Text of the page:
BIOGRAPHICAL: «i»"The lady whom we saw has not uncomely hair, betwixt blue-black and brown. Her head is cleaned shaped; her forehead high and broad, and standing somewhat forward. Her face narrows between the eyes, and the lower part of her face is still more narrow and slender than the forehead. Her eyes are blackish brown and deep. Her nose is fairly smooth and even, save that is somewhat broad at the tip and flattened, yet it is no snub nose. Her nostrils are also broad, her mouth fairly wide. Her lips somewhat full and especially the lower lip…all her limbs are well set and unmaimed, and nought is amiss so far as a man may see. Moreover, she is brown of skin all over, and much like her father, and in all things she is pleasant enough, as it seems to us."«/i»
When she was nine the King of England, Edward II, decided that he would marry his son, the future Edward III, to her, and sent one of his bishops, a Bishop Stapeldon, to look at her, with the resulting description above. Four years later Prince Edward went to visit his bride-to-be and her family, and fell in love with her. She was betrothed to him and in 1327, when she was only 14, she arrived in England. The next year, when she was 15, they married and were crowned King and Queen in 1330.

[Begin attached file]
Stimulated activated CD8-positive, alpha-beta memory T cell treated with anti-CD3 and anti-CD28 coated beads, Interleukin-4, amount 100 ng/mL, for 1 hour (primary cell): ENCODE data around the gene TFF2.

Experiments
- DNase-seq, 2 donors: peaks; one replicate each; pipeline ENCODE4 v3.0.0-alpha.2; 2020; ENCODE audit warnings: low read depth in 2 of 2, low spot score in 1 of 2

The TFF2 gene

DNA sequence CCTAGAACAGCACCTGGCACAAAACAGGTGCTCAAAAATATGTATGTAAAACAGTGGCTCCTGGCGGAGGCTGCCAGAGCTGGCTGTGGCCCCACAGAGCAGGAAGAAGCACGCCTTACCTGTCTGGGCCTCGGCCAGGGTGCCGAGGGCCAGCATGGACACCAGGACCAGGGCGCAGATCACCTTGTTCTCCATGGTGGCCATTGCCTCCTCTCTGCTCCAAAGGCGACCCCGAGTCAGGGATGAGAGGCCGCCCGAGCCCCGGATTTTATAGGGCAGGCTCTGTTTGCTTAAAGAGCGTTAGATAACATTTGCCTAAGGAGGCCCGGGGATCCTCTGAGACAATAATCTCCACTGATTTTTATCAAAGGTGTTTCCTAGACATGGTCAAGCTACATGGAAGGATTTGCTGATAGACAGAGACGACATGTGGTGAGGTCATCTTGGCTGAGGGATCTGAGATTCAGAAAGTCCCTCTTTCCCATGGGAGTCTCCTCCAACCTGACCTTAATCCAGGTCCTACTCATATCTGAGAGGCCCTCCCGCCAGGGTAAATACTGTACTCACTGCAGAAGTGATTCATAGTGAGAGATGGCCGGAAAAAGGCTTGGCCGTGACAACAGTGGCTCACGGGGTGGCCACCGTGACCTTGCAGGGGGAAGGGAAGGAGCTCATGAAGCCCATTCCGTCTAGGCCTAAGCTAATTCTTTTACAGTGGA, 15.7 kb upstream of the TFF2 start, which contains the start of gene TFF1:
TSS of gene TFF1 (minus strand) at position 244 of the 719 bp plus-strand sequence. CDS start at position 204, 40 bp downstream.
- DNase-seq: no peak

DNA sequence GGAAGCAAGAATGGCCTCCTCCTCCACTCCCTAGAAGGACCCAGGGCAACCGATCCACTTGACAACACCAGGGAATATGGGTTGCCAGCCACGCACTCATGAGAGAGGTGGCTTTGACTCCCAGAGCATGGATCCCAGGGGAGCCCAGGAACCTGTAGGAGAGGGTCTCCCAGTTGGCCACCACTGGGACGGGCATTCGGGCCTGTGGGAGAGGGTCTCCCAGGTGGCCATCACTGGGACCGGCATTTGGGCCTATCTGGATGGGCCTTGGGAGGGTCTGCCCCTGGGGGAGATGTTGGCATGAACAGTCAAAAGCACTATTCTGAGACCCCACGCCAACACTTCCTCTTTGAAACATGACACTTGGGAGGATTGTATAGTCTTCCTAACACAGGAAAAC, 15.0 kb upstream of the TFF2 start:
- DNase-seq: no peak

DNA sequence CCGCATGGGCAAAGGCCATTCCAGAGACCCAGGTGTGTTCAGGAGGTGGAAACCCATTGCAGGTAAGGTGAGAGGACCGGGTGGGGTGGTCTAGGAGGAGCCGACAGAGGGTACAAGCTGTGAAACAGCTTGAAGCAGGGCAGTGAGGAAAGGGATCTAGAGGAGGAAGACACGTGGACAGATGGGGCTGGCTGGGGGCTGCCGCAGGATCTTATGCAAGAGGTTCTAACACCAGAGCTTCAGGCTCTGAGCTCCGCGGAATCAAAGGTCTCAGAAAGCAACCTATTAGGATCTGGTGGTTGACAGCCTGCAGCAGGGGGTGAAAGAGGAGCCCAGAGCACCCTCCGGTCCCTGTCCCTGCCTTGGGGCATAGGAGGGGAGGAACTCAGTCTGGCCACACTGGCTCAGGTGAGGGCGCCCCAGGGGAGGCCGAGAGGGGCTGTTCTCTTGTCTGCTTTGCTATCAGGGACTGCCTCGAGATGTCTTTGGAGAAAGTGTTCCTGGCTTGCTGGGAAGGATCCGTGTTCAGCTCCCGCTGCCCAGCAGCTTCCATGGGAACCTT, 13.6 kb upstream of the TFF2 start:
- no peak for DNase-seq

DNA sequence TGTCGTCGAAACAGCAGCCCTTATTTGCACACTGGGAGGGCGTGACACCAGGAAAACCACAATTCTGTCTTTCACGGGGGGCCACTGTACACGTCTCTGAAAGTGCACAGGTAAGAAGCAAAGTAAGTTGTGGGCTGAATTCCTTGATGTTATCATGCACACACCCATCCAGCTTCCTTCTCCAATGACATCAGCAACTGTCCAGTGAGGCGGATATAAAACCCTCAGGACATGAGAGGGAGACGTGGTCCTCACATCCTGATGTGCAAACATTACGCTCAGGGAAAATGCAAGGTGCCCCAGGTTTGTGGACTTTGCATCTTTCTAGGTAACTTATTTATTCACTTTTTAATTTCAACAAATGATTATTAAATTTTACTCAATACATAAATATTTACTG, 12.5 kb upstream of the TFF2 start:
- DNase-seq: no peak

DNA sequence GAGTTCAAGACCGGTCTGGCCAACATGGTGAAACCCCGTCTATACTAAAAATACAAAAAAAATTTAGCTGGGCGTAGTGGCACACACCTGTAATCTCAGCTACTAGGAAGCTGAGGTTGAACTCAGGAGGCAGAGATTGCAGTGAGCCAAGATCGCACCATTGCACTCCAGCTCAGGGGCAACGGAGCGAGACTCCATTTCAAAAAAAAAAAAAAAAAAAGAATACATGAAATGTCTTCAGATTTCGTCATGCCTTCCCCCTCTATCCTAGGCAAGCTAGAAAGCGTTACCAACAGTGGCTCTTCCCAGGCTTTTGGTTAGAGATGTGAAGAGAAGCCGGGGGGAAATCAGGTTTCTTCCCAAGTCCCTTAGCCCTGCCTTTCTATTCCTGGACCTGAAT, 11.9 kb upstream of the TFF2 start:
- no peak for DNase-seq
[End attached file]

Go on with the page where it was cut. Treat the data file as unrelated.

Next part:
BIOGRAPHICAL: is one of the most famous sculptures by Auguste Rodin, completed in 1888. It serves as a monument to an occurrence in 1347 during the Hundred Years War, when Calais, an important French port on the English Channel, was under siege by the English for over a year. The story goes that England's Edward III offered to spare the city if six influential men, wearing nooses around their necks, would turn over the keys to the city and castle, as well as their lives. To prevent any further loss of life, Eustache de Saint Pierre led an envoy of six influential men to surrender the city, which had been abandoned by Philip VI. Though the burghers expected to be executed, their lives were spared by the intervention of England's Queen, Philippa of Hainault.